To give some insights into a healthcare NLP model, the Text Analytics for Health model currently supports following features:
Named Entity Recognition
Named Entity Recognition detects words and phrases in unstructured text that can be associated with one or more semantic types, such as diagnosis, medication name, symptom/sign, or age. There are currently 31 different entity types supported.
Relation extraction identifies meaningful connections between concepts mentioned in text. For example, a “time of condition” relation is found by associating a condition name with a time or between an abbreviation and the full description. There are currently 35 different Relation types supported
Entity linking disambiguates distinct entities by associating named entities mentioned in text to concepts found in a predefined database of concepts including the Unified Medical Language System (UMLS). Medical concepts are also assigned preferred naming, as an additional form of normalization.
The meaning of medical content is highly affected by modifiers, such as negative or conditional assertions which can have critical implications if misrepresented. Text Analytics for health supports three categories of assertion detection for entities in the text. There are currently 7 Assertion types supported
Next to our first party NLP tool, we are also working very closely with leading NLP partners in Europe to support our healthcare customers today. There are several reasons why don’t lead with a single solution. This could be localization requirements, retraining possibilities or tailoring based on specific data. For example, in Belgium we have been working with EarlyTracks , who have a mission to “assist the healthcare sector in the improvement of the quality of their medical records”, their NLP model works in Dutch/Flemish and French. In Denmark we have been working with Corti who provide a digital assistant to support and augment health care teams in improving patient outcomes and internal performances. In Norway we have been working with Anzyz, their Text Analytics enables organizations, cross-industry, to rapidly gain valuable insight from their unstructured text. their solution is 100% self-learning. These are only a couple of the partners we are working with, but it clearly shows that the technology is here, and partners are starting to build qualitative models, together with customers, to improve healthcare at scale.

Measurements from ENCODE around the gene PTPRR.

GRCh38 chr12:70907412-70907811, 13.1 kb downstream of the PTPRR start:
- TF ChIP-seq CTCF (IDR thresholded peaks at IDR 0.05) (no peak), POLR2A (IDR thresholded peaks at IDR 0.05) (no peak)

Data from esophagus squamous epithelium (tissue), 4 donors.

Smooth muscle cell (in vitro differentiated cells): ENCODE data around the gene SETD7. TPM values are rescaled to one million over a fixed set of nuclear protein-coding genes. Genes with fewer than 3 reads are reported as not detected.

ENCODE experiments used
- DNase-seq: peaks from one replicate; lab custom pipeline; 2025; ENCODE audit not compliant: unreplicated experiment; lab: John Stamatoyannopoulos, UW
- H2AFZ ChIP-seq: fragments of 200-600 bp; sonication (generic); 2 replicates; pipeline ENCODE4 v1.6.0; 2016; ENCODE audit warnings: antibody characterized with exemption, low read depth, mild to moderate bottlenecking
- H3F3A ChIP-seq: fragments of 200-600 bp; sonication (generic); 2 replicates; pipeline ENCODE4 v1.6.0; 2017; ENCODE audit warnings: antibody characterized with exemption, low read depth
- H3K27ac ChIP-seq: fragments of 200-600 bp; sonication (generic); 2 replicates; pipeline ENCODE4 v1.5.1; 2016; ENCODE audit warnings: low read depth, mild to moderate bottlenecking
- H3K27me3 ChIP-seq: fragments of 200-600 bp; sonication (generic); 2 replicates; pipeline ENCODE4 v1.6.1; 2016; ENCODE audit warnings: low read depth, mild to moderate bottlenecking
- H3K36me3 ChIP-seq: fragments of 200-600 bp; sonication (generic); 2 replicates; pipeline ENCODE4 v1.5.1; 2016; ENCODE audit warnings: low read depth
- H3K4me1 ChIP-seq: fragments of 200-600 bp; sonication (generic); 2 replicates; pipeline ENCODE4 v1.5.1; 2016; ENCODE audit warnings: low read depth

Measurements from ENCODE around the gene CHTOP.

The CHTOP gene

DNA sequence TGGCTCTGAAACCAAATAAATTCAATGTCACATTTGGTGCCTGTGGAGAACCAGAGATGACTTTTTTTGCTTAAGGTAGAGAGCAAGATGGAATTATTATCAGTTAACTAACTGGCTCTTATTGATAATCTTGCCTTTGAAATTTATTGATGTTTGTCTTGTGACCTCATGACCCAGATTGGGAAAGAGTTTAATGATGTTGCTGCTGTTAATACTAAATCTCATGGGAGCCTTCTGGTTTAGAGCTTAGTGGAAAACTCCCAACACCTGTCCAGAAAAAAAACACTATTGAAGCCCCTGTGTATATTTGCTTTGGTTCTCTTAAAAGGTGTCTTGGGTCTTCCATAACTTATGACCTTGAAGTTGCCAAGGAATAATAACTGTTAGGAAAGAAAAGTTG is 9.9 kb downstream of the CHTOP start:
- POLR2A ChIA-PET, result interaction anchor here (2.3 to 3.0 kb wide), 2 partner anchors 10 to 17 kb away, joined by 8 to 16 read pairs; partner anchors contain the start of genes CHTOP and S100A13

Supporting our Nurses
In the last years, together with Panton, we have been interviewing nurses and nurse managers from different hospitals and countries. The goal was to better understand and map out the Day in the Life of a nurse. The result of these workshops was an extended document with insights in their current way of working and the challenges that come with that. Based on these insights, we brainstormed on how potential solutions could look like and created many different mock-ups.